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Septic or Sewer Gas Odor Smell Source Table:
This article provides a table listing known sources of sewer odors, septic odors, methane gas odors, sulphur smells, hydrogen sulfide smells or similar odors found inside or outside and around buildings. In an alphabeticl list by odor source we describe each smell location, it's occurrence indoors or outdoors, and we link to diagnostic and repair articles.
Air conditioning and heating systems using air ducts and blower fans can pick up odors from one source and move them to another destination. In some cases local negative air pressure may also overcome normal drain pipe venting, especially if plumbing traps are omitted or defective or if there are loose toilets leaking odors into a room.
Air conditioning / heat pump condensate drain connections: an improper connection of the condensate drain from an A/C or heat pump system directly to a sewer line or drain / waste / vent piping system can permit back-drafting of sewer gases through the drain system and into the HVAC system air handler where in turn it may pass through the HVAC ducts into other building areas.
Indoors at air conditioner or heat pump air handler
Drain trap odors: Found sewer gas odors at plumbing fixture traps whose water trap was lost due to trap siphonage due in turn to missing, improperly installed (too distant), or blocked plumbing vent piping.
Where dry plumbing traps pass sewer gases back into a building the problem may be worse in cold weather or when building vent fans are decreasing the in-building air pressure, drawing gases out of drain piping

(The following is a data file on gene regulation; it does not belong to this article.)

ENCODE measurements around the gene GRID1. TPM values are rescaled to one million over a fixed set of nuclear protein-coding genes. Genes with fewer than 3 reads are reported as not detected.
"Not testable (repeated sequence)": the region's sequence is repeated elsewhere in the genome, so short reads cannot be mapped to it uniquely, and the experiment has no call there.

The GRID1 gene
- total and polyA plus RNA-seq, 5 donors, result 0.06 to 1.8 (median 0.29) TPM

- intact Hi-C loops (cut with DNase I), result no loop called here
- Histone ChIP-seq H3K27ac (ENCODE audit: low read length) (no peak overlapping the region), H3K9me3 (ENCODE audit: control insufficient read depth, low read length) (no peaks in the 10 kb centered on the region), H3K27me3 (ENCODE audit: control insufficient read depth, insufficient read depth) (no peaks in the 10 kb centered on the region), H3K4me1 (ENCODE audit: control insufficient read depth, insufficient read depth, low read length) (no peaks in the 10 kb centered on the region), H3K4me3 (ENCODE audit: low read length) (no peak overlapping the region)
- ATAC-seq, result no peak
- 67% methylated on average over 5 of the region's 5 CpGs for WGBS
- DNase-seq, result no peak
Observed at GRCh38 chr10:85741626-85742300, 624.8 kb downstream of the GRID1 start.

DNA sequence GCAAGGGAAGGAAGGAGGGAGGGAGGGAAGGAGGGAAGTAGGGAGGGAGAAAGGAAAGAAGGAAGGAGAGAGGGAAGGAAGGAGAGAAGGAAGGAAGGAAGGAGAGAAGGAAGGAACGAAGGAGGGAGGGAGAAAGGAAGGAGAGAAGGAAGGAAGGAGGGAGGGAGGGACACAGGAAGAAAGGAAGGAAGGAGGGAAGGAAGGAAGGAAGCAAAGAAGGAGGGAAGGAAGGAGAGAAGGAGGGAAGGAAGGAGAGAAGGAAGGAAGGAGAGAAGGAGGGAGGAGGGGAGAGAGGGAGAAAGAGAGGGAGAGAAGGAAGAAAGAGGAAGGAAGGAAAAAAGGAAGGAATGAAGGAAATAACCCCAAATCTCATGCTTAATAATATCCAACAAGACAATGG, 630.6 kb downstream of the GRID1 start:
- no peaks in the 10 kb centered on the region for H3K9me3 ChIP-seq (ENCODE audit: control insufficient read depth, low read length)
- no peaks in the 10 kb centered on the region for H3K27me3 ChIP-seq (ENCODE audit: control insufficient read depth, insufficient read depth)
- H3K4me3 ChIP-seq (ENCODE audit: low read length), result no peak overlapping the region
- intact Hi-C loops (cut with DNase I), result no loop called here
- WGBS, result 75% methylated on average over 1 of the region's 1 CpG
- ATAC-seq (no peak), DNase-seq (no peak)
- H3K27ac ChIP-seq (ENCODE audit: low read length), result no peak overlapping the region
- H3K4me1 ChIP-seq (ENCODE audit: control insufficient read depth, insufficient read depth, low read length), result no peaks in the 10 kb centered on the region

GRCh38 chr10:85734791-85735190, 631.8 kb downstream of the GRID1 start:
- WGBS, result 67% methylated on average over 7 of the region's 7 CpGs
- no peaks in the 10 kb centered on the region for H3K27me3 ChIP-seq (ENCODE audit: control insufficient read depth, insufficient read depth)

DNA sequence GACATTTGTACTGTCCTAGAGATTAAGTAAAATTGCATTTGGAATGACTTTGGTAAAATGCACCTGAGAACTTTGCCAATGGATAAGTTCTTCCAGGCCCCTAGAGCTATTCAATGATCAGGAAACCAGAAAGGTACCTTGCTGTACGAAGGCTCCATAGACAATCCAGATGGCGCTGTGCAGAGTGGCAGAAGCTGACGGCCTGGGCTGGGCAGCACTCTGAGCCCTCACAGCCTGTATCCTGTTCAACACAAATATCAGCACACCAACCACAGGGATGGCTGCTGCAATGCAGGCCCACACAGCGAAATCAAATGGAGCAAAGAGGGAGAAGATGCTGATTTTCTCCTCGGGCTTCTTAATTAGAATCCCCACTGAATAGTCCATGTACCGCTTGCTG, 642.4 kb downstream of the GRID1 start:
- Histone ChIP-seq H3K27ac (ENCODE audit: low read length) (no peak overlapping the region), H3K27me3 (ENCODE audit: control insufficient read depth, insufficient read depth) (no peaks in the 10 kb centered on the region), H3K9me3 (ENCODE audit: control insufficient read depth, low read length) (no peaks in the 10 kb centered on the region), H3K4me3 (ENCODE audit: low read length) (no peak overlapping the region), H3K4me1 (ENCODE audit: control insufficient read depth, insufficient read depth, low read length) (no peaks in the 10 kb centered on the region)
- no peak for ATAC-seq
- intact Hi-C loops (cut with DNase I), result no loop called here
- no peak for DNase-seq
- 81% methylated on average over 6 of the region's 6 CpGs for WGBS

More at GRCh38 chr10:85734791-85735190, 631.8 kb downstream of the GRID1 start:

Septic system drainfield failure, no visible effluent
Private Septic System Failures: Found sewer gas leaks outside due to a failing septic drainfield and/or blocked sewer piping causing backups that leaked outdoors. In a case where odors were traced to leaks at a septic tank, odors from the septic tank were strongest at the front entry door to the home, perhaps in part because the system was in failure and backing up.
Sewer/Septic Piping Leaks: Found DWV (drain-waste-vent piping) plumbing piping leaks: had a plumber pressure test the drain waste vent piping to find sewer gas leaks due to mechanical damage, rust, corrosion in piping, improper sewer vent locations, or inadequate/missing waste pipe venting. Also
Sewer Piping Joint Leaks: Found sewer gas leaks where plastic pipes had never been properly glued in a wall, ceiling or floor, from original construction. Found by pressure testing.
Sewer Piping Punctures: Found sewer gas leaks where drain waste vent pipes had been perforated by a nail from flooring or in one case from hanging a picture on the wall
Swamp gas or marsh gas: Traced sewer/septic gas odors to swamp gases or marsh gas, also potentially dangerous, especially if swamp gas leaks into and accumulates inside a building, as reported in the NY Times, appears to have occurred in Cancun, Mexico in November 2010. Swamp gases include methane produced by the decomposition of organic materials in subsoils.
Toilet seal leaks: Found sewer gas leaks at a toilet with a bad seal - a toilet can be leaking sewage water or just gases around its base if the toilet is not properly mounted, even if the toilet is not obviously loose on the floor=